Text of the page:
Scale Reference (Model Rail Road and Tabletop Miniature Games)

Scale Reference (Model Rail Road and Tabletop Miniature Games)

For those who play miniature games and are looking for a scale reference, I’ve compiled this list of scales for you. You can use this reference guide as a way to convert miniature gaming scales into other hobby scales, such as those commonly used in model trains, railroads, or other collectible kits.

I know from experience in miniature gaming that Warhammer 40k, Bolt Action, Warmachine/Hordes, and Infinity fall into the “28-35mm scale”. In this case, then you might want to look at S-scale or O-scale model railroad kits for additional terrain and accessories. Or, if you’re into Dropzone Commander, a 10mm scaled game, then N-scale model railroad kits might be the right way to go.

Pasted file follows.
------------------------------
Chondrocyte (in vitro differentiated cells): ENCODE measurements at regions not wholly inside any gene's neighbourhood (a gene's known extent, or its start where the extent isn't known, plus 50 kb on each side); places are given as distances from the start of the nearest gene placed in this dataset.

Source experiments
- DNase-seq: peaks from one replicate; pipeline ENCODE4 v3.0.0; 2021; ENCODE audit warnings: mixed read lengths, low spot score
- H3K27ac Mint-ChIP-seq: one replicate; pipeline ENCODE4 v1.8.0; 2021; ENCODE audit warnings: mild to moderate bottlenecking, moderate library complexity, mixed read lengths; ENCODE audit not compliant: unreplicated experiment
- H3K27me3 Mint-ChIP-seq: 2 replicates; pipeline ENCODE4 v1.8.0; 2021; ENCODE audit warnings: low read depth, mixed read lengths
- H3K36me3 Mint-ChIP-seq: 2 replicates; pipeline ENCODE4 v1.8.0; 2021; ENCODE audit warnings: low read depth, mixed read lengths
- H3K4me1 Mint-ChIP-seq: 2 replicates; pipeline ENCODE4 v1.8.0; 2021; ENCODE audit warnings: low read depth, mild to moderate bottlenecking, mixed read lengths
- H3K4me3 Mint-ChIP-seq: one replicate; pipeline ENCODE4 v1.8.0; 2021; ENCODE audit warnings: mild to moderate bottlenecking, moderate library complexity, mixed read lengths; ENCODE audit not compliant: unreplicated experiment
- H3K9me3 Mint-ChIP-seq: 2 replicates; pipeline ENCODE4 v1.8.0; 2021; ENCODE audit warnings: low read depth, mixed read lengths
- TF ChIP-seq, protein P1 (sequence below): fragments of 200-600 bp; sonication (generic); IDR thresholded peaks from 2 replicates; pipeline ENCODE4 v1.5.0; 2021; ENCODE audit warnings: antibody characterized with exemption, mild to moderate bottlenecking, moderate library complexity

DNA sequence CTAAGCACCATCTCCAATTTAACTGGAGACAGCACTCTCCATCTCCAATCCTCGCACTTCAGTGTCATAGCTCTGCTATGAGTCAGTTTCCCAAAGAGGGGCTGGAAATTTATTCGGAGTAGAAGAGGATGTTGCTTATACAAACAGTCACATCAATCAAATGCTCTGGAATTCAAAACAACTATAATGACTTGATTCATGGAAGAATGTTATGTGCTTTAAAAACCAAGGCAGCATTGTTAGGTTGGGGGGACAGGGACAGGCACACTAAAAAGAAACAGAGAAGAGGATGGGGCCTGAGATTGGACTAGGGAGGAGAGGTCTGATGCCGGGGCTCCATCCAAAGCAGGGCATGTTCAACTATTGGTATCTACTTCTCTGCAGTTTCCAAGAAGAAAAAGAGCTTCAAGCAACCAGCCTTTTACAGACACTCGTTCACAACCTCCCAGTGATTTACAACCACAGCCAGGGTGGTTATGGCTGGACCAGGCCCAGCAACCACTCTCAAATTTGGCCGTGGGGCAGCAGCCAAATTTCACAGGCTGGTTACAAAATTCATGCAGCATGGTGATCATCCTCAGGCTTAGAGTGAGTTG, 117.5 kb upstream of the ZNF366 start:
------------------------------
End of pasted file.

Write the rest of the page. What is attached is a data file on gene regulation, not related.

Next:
Scale Reference (Model Rail Road and Tabletop Miniature Games)
Model buildings for railroad layouts (or gaming)

Are you a miniature hobbyist? See here for another article about the magnifying visors I use and recommend for seeing the finer details.

Model buildings for railroad layouts (or gaming)
“Titanicus” (40k Universe)
Scale Reference (Model Rail Road and Tabletop Miniature Games)
Different train scales
Scale Reference (Model Rail Road and Tabletop Miniature Games)
Scale matters – this Imperial Knight is a fun model

Mix and match, search on eBay. With the scaled reference below, I hope this helps provide you with new opportunities for your hobby!

List of Scales for Miniature Gaming and Modeling

Micro-Scale (e.g., naval/spaceship warfare)

1:9150 – The ultra small, micro scale. This is the scale used by Dropfleet Commander.

1:3000 – This is a very small micro-scale. This is mostly-used by naval or spaceship war gamers. Most capital ships will be short between 1-2 inches long.